In science, novelty emerges only with difficulty, and this holds true for the translation of sperm function tests from bench to bedside. Notwithstanding, conventional semen analysis is slowly giving space to sperm function tests that measure oxidative stress and sperm DNA fragmentation. Majzoub et al. reviewed the past and current advanced laboratory evaluation of human semen in the context of varicocele and provided a glimpse toward the future of laboratory seminology. [8] Collectively, the methods for measuring reactive oxygen species and other markers of oxidative stress, including sperm DNA fragmentation, have evolved and became recognized as important biomarkers for assessing fertility potential in men with varicocele. Test results can provide valuable information on the extent of sperm damage and may guide therapeutic management strategies. As far as SDF is concerned, abnormal test results identify couples at higher risk of remaining childless if an expectant management is taken. Testing is also useful to monitor the results of varicocele repair. Persistent abnormal results after interventions could help couples in the decision of pursuing ART. The use of advanced sperm function tests is likely to aid in the understanding of the underlying pathophysiology of varicocele and in suggesting options for treatment and prevention.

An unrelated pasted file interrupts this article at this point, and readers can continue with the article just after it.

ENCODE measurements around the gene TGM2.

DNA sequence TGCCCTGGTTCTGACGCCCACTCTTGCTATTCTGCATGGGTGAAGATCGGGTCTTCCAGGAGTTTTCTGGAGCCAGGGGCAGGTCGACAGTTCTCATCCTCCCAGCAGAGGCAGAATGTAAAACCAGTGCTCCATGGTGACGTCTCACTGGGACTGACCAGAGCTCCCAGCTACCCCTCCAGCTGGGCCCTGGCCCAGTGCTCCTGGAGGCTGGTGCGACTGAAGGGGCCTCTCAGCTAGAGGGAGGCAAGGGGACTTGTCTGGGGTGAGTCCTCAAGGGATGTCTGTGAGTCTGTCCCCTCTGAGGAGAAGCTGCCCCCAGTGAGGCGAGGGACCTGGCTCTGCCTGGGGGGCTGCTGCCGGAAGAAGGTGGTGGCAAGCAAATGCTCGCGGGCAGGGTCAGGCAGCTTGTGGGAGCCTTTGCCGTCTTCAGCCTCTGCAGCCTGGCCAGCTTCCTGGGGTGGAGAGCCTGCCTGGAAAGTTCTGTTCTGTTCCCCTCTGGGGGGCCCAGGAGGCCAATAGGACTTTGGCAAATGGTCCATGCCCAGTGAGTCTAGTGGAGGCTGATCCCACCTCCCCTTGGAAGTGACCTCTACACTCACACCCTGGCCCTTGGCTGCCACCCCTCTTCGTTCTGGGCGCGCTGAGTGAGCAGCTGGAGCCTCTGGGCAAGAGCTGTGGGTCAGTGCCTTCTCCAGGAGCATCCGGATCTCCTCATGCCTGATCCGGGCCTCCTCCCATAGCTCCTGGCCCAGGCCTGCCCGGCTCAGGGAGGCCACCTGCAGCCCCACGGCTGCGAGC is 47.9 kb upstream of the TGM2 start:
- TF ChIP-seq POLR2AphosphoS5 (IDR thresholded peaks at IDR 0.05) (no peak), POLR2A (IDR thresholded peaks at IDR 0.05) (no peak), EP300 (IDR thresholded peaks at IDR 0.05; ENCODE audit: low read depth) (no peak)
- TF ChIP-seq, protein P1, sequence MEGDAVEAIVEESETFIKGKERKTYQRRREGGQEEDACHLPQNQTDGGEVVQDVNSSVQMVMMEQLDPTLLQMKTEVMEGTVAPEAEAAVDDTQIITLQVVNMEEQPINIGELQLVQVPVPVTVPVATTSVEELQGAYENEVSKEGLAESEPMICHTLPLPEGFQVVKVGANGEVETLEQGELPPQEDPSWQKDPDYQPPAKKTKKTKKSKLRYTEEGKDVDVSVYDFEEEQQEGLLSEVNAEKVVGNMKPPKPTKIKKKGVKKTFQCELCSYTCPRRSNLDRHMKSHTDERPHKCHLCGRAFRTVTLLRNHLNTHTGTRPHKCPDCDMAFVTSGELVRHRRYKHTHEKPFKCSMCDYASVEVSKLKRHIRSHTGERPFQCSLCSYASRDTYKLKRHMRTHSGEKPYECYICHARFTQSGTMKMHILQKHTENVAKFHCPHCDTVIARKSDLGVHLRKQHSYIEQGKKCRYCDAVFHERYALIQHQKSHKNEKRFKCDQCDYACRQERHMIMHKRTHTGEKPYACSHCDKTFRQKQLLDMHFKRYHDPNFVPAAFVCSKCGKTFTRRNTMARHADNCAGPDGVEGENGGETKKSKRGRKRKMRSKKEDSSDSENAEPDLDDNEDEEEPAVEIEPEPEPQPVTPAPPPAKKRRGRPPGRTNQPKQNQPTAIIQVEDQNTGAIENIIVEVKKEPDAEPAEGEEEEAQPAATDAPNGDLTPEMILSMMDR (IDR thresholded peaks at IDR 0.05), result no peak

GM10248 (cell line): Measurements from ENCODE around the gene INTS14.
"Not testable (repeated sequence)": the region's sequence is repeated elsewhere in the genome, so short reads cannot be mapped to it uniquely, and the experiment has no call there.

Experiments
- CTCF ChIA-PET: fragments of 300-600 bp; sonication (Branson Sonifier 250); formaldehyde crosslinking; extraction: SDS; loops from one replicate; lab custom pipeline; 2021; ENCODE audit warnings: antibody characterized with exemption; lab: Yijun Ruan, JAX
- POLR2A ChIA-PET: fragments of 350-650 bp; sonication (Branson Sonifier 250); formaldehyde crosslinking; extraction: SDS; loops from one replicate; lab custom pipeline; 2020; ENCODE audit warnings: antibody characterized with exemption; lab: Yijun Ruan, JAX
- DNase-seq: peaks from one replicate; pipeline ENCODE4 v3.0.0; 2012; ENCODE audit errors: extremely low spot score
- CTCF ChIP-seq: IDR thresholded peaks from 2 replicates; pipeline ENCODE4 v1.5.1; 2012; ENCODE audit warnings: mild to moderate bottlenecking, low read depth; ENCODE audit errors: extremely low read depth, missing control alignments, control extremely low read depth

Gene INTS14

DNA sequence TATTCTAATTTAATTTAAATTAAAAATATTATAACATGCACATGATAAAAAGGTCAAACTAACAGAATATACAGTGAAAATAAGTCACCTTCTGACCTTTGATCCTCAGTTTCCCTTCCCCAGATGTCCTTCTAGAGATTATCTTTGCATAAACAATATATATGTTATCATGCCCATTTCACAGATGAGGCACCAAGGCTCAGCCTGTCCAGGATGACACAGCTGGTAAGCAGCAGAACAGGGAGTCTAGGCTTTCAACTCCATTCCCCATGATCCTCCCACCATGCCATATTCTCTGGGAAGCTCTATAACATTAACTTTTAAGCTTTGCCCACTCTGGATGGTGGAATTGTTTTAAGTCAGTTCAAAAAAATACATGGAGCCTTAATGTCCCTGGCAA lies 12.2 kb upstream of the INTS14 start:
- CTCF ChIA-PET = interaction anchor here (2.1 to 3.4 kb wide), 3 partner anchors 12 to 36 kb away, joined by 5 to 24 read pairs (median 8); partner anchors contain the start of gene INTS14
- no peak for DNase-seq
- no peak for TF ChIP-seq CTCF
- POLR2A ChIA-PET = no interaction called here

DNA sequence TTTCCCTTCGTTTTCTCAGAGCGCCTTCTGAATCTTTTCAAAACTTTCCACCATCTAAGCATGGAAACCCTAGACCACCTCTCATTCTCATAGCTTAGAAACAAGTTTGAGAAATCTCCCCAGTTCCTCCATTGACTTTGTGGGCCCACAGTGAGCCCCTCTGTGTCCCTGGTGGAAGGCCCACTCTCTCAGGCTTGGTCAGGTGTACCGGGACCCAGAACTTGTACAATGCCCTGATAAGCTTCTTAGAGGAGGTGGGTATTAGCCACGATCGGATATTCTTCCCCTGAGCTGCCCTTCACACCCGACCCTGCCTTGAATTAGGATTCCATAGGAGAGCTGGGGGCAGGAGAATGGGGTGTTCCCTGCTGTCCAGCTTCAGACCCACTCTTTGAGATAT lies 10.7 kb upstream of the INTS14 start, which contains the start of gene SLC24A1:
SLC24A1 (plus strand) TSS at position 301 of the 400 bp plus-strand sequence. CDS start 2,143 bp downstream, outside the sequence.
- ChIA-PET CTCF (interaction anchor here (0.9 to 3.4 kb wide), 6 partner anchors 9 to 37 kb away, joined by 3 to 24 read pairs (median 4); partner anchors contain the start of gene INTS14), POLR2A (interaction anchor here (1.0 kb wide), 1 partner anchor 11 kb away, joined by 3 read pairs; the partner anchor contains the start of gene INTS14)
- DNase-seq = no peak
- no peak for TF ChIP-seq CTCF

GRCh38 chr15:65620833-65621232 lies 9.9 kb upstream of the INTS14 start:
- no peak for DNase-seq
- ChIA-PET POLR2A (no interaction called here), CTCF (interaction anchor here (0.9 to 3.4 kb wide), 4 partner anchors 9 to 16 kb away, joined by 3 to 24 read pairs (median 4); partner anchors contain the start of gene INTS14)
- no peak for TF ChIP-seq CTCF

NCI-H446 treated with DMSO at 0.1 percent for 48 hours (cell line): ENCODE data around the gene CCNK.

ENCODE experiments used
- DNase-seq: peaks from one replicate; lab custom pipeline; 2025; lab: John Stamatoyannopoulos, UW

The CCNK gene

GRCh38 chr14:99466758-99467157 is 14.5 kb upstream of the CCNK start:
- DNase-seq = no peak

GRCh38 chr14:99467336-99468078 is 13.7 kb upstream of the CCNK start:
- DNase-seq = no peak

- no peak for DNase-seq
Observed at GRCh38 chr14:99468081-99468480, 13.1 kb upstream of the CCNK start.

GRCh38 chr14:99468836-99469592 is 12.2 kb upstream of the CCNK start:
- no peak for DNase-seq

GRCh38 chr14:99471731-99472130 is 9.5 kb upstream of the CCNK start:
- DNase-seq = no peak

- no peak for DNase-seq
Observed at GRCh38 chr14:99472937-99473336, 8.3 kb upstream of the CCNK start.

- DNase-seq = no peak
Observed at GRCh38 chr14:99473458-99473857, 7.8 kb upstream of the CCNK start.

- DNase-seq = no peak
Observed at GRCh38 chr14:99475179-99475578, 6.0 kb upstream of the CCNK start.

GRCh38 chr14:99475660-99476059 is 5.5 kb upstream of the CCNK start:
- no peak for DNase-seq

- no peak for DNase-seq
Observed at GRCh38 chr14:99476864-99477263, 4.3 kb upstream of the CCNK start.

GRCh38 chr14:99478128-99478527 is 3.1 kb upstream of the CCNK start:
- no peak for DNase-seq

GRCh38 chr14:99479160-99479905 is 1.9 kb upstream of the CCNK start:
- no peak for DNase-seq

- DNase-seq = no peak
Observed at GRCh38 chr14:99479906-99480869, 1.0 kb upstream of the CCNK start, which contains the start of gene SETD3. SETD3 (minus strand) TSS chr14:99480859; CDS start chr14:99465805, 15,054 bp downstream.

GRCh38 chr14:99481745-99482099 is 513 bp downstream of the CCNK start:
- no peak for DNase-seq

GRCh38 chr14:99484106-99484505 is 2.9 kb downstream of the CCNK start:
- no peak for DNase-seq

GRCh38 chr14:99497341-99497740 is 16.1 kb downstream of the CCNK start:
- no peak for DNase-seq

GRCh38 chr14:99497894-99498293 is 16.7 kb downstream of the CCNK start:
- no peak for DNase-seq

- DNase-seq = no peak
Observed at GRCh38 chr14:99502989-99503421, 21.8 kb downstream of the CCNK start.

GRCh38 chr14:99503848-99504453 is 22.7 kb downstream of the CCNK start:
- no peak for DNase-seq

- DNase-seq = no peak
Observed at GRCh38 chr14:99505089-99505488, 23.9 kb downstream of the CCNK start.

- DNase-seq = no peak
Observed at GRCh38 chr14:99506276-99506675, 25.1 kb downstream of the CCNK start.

With regards to management strategies to males with varicocele, this Special Issue is rich with authoritative reviews. Dabaja and Goldstein provided clear recommendations to when varicocele repair is indicated and discussed the dilemma of hypogonadism and erectile dysfunction. [9] The authors summarized the evidence which suggests that varicocele is a risk factor for androgen deficiency, and added that microsurgical varicocelectomy improves testosterone levels in the affected men. Samplaski and Jarvi reviewed the prognostic factors for a favorable outcome after varicocele repair in adolescents and adults. [10] Higher testosterone levels, lower age, and larger testis were the factors associated with improvements in semen postvaricocelectomy. The authors also showed that the greatest reductions in sperm DNA fragmentation rates occurred in men with higher baseline levels of SDF, and added that varicocele repair might reduce the need for more invasive modalities of ART. Marmar followed the theme and presented a "must-read" historical review on the evolution and refinements of varicocele surgery. [11] In the early years, treatment was offered for the management of pain. After the report by Tulloch in 1952 that varicocele could affect fertility, surgical repair started to gain worldwide interest in the treatment of male infertility. However, not all men improved after varicocele repair and the more contradictions accumulated, the more convoluted the rationalizations became. But as noted by Bruner and Postman in their seminal work on the perception of incongruity, crisis leads to insight and the old framework gives way to a new one. [12] This was achieved by both refinements in surgical technique, which dramatically reduced recurrence rates, and the identification of subfertile men most likely to benefit from treatment, namely those with clinically detectable varicoceles. Marmar himself greatly contributed to this evolution by presenting in 1985 the first microsurgical varicocelectomy with an operating microscope and microsurgical instruments. [13] The so-called "Marmar technique" became so popular that nowadays most infertility specialists apply his approach for the treatment of varicoceles.